The Stuff Dreams Are Made Of

I’m a realist.  In case you wanted to know.  While my Dad sits with tears streaming down his cheeks watching Tiny Tim grow weaker, I’m busy calculating how much money the actor is making per word and whether his dinner will be sushi alone in his trailer or pizza with his entire family.  I can’t fully enter into imaginary worlds like others.  I can’t separate the characters from the actors (except when I watch Chocolat.  Because that’s not really Johnny Depp but a lovely gypsy man who is equally skilled at carpentry and soulful ballads.  It’s true.)  I wish I had the ability to fully enjoy movies and books in this way but I’m not sure it is possible.   

Even in the imaginary world of dreams, I always know I’m dreaming.  Sad, but true.  I only remember two dreams from my childhood: being locked up in a cage like Pinocchio by Lucifer the cat from Cinderella and Cinderella twirling around in my brain, each time she twirled, she was wearing a new outfit.  I remember thinking “I’m not having that.  This is so boring dreaming about Cinderella’s millions of colorful outfits.  Brain, stop doing that.  I know I’m dreaming.  Stop it now.”  And since then, I’ve always just stopped dreams before they got scary, intense or even interesting. 

I live vicariously through other people’s dreams.  I’ve never dreamt that I was flying.  I’ve never dreamt that I was late for class (although I think I dreamt once that I hadn’t completed my graduation requirements).  I’ve never ever dreamt that I was forced to speak in front of a large audience and then realized I was completely naked.  Never.  Ever.  And I know that some of you have. 

This week, a girl that I discipled while in England, wrote me a long email thanking me for investing time in her.  She wrote about how God was changing her and growing her confidence.  And then there was a scary line: “Last night, I had a dream about you.”

Let me give you a little bit of history as to why I think this line is so scary.  Once, a few years ago, there was this girl and she happened to work at the same company as her Dad for a few years.  She was doing the full time college, nearly full time work thing.  And one day she had a bad day as people do when they discover that their plans don’t match other plans and their friends have different ways of defining friendship.  So she did something very foreign to her and went to her Dad’s office and started crying.  It was a horrible, terrible, no good day.  (We all have them.)  And her Dad would have consoled her but he had an important meeting to attend and so she was left in his office to regain her composure.  Which was what she was doing when the office door opened.  And a co-worker stepped in.  And said the following: “I just wanted to let you know, I had a terrible dream about you last night.  You were in a horrendous car crash and your entire face was disfigured by battery acid.  It was grotesque.  Every time I looked at you, I ended up throwing up.  In fact, I still can’t look at you because it reminds me of that dream. And I don’t want to throw up.”  And he left.  The girl didn’t know whether to cry more or laugh.  I think she ended up laughing hysterically, if I remember the story correctly, but still, it didn’t bode well for future dreams.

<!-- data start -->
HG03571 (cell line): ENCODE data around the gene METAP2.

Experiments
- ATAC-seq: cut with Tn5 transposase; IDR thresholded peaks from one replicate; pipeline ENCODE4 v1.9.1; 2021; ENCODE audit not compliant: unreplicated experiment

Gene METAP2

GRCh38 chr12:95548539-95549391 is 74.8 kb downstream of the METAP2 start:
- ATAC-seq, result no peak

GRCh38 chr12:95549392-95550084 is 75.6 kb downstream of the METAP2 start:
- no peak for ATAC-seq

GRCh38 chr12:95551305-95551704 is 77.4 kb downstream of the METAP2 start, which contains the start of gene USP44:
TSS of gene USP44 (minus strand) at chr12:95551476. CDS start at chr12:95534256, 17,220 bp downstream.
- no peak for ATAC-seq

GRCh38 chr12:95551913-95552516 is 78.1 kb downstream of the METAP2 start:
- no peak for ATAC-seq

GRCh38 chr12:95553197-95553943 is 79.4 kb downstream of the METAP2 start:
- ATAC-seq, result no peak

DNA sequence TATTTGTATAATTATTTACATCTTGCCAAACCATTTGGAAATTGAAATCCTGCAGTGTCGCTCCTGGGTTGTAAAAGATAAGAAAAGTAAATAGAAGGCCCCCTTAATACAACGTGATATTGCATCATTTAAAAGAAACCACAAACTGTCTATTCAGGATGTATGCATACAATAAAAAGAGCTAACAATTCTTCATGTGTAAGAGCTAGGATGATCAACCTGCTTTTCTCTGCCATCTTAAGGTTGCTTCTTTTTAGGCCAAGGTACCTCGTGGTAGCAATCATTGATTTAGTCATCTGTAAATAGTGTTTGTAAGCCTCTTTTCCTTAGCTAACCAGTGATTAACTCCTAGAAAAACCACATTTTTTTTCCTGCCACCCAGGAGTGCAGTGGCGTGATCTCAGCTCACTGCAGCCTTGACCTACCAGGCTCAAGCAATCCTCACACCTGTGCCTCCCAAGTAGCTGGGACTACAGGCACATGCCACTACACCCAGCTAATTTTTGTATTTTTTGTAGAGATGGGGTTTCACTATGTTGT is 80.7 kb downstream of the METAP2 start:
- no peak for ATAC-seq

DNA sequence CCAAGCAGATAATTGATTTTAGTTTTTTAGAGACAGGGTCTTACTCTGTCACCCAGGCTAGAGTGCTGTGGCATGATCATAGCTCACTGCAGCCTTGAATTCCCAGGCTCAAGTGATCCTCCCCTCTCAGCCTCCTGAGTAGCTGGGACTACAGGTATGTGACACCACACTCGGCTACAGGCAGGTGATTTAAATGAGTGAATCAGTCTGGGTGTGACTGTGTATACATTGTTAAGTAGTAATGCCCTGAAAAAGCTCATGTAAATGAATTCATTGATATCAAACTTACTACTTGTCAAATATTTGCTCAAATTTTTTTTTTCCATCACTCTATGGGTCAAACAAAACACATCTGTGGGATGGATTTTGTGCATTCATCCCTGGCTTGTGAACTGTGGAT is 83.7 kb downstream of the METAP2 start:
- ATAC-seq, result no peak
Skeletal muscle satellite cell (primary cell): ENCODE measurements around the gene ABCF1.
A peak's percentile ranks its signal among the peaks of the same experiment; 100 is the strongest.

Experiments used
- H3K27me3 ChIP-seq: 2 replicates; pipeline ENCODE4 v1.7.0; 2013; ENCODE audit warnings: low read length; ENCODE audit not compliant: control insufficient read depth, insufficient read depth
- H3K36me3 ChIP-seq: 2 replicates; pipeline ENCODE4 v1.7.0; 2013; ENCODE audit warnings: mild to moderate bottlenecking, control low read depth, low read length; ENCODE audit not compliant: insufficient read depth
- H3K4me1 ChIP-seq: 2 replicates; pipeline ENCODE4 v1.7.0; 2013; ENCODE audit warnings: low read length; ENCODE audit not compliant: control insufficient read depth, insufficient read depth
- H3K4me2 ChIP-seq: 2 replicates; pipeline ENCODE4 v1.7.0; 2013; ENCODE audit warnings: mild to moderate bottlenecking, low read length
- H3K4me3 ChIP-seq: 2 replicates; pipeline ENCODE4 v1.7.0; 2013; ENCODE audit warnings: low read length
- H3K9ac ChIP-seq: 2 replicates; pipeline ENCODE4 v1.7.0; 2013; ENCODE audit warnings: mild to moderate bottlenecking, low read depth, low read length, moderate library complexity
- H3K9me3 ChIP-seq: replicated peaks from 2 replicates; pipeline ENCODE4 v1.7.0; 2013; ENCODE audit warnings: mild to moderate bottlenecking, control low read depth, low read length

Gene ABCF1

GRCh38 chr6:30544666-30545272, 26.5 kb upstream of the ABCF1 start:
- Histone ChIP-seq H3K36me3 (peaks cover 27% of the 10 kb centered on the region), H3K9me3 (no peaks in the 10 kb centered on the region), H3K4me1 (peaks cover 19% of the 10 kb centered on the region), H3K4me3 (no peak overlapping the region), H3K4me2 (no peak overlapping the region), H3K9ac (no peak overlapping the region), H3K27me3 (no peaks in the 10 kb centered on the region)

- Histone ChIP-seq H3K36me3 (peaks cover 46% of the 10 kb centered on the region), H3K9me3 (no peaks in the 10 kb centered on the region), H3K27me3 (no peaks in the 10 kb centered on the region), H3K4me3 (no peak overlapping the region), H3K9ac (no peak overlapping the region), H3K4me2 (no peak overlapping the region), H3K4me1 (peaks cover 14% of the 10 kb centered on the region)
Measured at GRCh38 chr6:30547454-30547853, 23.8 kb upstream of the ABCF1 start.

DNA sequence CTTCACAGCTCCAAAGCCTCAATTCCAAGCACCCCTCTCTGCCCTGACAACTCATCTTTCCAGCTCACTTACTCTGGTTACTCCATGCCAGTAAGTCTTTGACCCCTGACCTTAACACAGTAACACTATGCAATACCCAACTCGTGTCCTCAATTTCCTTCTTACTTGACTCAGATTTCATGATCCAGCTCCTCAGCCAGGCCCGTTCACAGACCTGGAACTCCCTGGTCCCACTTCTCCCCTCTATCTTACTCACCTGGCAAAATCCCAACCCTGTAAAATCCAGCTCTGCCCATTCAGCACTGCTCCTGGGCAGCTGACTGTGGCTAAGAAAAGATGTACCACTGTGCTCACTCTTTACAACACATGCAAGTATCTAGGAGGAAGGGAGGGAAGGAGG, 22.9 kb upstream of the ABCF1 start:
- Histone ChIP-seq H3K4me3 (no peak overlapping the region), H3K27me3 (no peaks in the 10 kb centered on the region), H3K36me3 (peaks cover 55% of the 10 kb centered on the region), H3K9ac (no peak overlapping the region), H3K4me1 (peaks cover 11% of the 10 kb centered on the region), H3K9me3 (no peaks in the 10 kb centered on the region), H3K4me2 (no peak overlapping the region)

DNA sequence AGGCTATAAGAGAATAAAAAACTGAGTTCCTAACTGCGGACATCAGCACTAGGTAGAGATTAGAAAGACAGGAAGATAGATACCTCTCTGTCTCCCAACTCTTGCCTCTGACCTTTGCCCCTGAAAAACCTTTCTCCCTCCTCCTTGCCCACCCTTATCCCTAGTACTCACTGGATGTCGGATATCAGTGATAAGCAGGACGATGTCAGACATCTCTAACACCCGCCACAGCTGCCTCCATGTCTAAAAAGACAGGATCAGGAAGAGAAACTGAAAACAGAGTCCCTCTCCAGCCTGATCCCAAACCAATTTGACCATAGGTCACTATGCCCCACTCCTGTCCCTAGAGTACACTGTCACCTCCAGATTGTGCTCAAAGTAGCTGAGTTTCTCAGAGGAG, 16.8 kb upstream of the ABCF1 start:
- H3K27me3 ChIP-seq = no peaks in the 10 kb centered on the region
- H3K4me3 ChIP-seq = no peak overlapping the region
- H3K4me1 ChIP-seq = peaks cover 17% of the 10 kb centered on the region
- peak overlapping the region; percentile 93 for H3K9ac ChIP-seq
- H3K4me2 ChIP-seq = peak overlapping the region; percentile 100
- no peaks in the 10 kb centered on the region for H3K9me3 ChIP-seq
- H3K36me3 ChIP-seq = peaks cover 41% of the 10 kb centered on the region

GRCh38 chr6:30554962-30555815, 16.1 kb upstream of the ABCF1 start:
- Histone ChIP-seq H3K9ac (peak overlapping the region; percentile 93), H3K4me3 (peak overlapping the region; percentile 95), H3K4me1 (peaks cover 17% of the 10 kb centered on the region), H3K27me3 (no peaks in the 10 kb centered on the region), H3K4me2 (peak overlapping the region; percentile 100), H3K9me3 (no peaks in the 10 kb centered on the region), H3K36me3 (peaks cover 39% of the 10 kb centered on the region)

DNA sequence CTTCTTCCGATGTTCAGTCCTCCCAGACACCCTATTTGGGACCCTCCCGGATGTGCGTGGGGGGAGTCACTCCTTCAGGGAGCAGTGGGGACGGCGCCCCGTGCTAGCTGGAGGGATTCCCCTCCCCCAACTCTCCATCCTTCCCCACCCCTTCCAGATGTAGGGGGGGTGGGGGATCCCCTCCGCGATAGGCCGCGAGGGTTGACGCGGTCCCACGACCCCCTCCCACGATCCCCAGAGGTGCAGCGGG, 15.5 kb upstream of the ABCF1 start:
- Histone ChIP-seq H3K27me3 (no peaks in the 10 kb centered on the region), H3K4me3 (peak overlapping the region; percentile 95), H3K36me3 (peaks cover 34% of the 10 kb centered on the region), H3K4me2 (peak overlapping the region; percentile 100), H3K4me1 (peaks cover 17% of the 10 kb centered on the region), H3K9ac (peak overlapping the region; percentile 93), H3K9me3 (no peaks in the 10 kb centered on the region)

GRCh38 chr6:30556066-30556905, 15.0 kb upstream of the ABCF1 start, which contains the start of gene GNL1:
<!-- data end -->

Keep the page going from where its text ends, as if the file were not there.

Right, back to the present now.  The dream that the girl I was discipling had was actually really good.  I guess I pointed her to some character traits that she needed to work on (but in a good way).  It got me thinking about dreams in general.  I determined to try a little experiment and try to have a dream and try to let it unfold naturally.  A lot of trying was involved. 

The result?  I had a dream the other night.  I was at a missionary conference in Eastern Europe with my family.  My husband and I had just settled into uncomfortable plastic chairs when I picked up a program of the weekend.  Top billing was given to a worship leader that had traveled all the way from England.  I was surprised to realize that it was someone I’d known very well during my year in England.  I said to my husband “I know that guy!” and then it dawned on me that I hadn’t told my husband anything about my life.  It was very awkward.  I barely made it through worship and then the main speaker got up.  He also was one of my best friends from England and he said “Now, if everyone would please open their Bibles” and it suddenly dawned on me that I didn’t have a Bible, I’d never read a Bible, and that is what made me such a failure as a missionary. It was awful.  I was worried that everyone knew my shameful secret (look, it’s the “Missionary who never read a Bible”) and would hate me.  I was so stressed and that’s exactly how I woke up – stressed.

I pefer stressfree living and since I’ve been quite good recently about reading my Bible, I don’t think the dream was in any way prophetic.  (In fact, I emailed both of the friends and neither of them think it was prophetic.  Well, except for the bits about them being famous worship leaders and preachers…) So I think I’m going back to a life without dreams, thank you very much.  It helps me sleep better at night. 

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